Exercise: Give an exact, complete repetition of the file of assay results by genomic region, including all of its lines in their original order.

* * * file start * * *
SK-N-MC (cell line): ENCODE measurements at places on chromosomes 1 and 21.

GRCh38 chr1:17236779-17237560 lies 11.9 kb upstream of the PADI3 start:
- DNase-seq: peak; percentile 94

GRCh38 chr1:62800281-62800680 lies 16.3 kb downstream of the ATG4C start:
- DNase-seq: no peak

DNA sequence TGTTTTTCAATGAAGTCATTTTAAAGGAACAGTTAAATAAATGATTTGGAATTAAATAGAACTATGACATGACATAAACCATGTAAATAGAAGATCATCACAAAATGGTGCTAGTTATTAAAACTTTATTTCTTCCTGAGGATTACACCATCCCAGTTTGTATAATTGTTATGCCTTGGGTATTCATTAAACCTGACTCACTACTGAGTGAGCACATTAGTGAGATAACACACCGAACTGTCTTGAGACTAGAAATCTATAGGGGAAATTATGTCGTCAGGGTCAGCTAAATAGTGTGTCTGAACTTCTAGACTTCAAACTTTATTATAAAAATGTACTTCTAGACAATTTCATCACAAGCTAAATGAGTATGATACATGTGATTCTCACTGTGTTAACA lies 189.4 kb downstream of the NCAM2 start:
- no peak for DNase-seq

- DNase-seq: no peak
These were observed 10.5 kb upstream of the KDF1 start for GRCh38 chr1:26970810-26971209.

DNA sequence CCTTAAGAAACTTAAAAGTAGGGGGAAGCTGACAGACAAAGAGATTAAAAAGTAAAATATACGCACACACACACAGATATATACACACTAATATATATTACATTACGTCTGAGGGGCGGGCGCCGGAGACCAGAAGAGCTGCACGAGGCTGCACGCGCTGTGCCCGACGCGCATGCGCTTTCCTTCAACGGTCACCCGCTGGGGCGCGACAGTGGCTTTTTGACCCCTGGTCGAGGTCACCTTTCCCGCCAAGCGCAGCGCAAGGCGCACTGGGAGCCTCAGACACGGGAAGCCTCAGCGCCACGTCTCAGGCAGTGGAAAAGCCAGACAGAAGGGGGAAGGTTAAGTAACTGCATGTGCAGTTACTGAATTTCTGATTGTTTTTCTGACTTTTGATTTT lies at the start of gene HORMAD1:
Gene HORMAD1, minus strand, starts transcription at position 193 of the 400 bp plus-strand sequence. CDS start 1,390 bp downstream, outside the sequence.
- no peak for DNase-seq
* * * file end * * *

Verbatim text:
SK-N-MC (cell line): ENCODE measurements at places on chromosomes 1 and 21.

GRCh38 chr1:17236779-17237560 lies 11.9 kb upstream of the PADI3 start:
- DNase-seq: peak; percentile 94

GRCh38 chr1:62800281-62800680 lies 16.3 kb downstream of the ATG4C start:
- DNase-seq: no peak

DNA sequence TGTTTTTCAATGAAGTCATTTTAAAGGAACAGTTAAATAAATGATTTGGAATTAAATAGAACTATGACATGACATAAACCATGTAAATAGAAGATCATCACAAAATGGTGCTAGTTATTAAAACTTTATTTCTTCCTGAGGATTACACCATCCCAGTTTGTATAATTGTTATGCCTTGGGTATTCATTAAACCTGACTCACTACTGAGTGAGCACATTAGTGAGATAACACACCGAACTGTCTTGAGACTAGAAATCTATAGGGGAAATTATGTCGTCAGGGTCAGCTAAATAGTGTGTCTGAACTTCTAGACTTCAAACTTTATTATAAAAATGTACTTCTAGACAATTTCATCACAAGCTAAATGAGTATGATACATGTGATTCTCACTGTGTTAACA lies 189.4 kb downstream of the NCAM2 start:
- no peak for DNase-seq

- DNase-seq: no peak
These were observed 10.5 kb upstream of the KDF1 start for GRCh38 chr1:26970810-26971209.

DNA sequence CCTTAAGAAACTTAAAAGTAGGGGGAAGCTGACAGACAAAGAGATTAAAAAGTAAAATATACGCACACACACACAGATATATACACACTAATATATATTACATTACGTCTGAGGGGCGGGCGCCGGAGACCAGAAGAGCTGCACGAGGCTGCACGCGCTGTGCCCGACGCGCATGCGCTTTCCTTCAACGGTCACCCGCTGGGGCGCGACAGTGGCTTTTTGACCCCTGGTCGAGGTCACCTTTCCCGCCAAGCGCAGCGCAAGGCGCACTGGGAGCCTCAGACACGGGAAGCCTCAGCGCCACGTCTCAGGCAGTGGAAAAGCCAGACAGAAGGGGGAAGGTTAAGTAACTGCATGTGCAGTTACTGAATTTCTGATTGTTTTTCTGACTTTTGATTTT lies at the start of gene HORMAD1:
Gene HORMAD1, minus strand, starts transcription at position 193 of the 400 bp plus-strand sequence. CDS start 1,390 bp downstream, outside the sequence.
- no peak for DNase-seq